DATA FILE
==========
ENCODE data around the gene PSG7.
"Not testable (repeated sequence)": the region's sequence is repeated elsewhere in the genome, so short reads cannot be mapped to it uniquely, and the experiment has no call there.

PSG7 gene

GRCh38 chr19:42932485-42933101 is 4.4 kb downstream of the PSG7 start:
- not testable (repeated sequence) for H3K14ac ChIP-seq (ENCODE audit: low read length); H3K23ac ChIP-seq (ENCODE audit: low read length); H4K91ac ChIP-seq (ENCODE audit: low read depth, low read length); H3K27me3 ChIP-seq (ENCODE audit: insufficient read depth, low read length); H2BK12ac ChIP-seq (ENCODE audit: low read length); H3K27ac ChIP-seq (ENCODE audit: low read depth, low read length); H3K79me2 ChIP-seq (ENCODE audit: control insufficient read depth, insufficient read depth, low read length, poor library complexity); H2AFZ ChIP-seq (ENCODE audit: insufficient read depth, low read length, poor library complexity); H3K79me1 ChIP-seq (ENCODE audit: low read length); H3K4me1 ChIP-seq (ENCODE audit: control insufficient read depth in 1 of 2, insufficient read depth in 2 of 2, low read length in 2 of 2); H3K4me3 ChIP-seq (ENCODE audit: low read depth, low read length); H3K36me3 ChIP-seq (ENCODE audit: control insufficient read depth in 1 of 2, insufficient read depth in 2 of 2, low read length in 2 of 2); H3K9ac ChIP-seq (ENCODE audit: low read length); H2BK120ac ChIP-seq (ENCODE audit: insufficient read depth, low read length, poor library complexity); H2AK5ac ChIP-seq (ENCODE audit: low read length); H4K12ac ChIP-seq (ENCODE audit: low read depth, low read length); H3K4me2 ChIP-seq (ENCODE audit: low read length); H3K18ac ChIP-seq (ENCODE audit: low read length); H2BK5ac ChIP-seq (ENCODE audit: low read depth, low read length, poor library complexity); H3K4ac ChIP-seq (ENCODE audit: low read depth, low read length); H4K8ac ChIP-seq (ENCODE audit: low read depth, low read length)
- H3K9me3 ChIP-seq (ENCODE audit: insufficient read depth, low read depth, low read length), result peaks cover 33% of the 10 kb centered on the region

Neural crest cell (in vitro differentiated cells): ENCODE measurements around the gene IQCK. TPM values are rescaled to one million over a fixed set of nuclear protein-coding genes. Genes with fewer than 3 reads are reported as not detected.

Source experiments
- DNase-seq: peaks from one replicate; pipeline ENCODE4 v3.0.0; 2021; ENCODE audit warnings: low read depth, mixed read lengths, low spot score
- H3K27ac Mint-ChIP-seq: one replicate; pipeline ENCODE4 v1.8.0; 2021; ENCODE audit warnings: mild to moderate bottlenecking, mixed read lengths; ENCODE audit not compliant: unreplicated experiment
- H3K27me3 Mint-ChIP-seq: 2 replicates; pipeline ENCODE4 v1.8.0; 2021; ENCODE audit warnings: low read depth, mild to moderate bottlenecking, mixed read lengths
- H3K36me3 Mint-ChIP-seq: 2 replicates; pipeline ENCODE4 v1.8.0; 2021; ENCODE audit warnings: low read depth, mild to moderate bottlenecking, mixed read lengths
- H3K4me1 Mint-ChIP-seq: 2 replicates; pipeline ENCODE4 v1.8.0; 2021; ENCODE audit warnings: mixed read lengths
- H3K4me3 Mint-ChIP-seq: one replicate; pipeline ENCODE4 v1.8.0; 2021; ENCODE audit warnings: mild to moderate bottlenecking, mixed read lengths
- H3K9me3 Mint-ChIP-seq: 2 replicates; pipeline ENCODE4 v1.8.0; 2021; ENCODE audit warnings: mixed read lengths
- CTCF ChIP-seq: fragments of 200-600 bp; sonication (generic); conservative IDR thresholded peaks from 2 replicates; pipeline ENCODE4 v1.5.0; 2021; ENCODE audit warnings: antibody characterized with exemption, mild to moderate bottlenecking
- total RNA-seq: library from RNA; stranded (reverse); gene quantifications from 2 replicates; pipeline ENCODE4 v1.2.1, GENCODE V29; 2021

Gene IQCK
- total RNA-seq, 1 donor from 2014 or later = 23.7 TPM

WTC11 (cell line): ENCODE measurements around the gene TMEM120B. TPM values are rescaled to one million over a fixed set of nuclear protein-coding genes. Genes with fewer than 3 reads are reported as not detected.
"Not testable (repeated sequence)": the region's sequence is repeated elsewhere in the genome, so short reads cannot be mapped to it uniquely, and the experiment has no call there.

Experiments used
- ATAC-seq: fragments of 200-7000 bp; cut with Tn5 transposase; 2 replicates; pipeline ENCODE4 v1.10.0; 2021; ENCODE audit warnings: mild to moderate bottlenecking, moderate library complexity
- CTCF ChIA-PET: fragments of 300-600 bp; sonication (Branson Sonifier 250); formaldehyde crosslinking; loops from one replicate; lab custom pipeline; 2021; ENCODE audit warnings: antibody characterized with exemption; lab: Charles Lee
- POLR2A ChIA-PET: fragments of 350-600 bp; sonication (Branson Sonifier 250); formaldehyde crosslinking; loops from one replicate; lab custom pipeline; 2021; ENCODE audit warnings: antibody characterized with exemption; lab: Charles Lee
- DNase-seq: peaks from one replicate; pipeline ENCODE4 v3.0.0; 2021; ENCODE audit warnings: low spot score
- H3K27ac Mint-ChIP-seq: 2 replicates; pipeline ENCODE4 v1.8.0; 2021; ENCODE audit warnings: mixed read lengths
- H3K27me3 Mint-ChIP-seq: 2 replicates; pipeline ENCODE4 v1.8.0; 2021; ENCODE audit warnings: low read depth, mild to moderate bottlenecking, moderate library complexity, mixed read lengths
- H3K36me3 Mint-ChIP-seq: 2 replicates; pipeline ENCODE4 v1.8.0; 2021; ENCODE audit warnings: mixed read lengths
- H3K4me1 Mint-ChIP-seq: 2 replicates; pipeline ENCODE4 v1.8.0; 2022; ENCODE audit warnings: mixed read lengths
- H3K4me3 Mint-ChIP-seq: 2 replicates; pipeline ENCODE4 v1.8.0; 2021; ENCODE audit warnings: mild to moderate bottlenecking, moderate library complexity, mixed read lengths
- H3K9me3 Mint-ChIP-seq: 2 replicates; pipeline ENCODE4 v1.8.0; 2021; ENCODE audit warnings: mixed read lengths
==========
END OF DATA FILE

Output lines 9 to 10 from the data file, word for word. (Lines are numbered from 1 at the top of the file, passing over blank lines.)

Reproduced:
- DNase-seq: peaks from one replicate; pipeline ENCODE4 v3.0.0; 2021; ENCODE audit warnings: low read depth, mixed read lengths, low spot score
- H3K27ac Mint-ChIP-seq: one replicate; pipeline ENCODE4 v1.8.0; 2021; ENCODE audit warnings: mild to moderate bottlenecking, mixed read lengths; ENCODE audit not compliant: unreplicated experiment